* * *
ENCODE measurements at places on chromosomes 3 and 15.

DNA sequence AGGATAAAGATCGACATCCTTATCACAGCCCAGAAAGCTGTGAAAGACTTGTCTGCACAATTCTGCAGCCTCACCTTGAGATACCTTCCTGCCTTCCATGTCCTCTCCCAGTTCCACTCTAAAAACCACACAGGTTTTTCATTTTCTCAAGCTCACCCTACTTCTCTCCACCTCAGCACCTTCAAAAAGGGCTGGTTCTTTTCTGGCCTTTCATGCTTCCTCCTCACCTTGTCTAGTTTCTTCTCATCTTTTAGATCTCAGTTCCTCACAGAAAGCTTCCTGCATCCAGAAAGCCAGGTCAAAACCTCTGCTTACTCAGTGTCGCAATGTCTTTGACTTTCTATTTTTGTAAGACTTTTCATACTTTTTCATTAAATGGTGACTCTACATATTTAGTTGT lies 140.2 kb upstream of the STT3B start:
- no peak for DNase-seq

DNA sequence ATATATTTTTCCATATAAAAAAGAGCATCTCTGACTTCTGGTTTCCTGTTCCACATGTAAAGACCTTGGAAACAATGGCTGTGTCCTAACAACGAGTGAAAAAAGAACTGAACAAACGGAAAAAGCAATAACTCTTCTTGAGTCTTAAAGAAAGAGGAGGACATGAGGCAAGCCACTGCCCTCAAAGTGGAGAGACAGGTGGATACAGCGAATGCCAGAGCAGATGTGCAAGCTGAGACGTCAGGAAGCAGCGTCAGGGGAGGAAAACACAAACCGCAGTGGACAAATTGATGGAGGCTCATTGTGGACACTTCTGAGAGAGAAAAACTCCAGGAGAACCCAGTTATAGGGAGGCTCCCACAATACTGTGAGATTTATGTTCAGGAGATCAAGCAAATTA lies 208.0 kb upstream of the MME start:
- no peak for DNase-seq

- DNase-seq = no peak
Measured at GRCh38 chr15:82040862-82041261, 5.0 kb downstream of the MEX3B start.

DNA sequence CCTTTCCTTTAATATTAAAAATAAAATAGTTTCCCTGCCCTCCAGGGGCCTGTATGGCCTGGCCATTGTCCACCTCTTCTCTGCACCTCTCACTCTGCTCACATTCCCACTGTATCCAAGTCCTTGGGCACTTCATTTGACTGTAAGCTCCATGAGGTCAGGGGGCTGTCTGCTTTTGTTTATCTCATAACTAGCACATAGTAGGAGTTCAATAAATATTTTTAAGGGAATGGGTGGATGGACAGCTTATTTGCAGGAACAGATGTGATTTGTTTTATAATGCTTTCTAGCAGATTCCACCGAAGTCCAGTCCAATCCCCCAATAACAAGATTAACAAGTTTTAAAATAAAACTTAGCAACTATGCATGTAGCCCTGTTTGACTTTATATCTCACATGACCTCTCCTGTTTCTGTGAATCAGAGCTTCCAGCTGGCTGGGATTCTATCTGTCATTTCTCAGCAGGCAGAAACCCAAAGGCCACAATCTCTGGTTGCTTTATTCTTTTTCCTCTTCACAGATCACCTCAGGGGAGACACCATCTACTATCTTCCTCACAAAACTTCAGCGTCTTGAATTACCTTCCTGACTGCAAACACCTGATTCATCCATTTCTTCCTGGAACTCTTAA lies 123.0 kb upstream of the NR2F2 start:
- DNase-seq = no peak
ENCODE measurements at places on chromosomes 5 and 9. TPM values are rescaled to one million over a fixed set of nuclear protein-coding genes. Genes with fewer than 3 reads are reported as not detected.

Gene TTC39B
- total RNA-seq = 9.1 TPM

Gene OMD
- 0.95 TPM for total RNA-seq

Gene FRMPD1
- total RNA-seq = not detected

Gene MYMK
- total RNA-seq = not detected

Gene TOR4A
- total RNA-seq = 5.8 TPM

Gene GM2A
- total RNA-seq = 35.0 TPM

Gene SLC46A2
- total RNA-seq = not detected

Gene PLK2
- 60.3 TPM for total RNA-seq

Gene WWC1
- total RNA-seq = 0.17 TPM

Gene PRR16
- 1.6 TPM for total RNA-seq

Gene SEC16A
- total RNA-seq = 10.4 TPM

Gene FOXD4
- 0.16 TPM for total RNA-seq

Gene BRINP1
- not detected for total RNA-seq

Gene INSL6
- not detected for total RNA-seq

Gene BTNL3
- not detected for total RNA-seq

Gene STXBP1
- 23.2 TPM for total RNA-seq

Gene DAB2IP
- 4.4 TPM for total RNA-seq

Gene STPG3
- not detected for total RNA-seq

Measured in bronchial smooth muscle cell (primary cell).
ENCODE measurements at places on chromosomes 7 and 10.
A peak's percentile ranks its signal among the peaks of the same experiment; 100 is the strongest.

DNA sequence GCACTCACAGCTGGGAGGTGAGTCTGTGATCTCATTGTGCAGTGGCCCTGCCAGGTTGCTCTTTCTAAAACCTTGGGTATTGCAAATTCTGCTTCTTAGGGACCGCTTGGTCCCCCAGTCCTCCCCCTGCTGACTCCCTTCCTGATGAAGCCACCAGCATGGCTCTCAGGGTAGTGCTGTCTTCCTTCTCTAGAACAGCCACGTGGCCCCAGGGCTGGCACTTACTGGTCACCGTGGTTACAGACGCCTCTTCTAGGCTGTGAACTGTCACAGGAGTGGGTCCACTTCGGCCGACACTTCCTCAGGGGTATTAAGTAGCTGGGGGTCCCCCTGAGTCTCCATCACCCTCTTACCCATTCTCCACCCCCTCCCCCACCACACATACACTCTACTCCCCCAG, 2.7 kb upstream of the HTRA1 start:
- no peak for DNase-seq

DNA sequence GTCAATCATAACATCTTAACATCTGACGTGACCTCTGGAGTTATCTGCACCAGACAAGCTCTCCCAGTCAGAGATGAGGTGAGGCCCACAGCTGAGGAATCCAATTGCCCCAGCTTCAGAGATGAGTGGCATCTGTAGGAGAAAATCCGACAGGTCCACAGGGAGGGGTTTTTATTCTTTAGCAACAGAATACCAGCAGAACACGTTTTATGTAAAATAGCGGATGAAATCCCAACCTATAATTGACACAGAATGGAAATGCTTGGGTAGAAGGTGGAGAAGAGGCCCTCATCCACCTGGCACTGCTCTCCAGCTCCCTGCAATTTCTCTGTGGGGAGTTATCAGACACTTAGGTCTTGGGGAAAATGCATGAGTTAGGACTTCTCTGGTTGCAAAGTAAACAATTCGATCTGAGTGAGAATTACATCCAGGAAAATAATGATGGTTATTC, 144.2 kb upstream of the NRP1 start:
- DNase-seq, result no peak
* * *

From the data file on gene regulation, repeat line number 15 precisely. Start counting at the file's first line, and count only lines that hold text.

Gene FRMPD1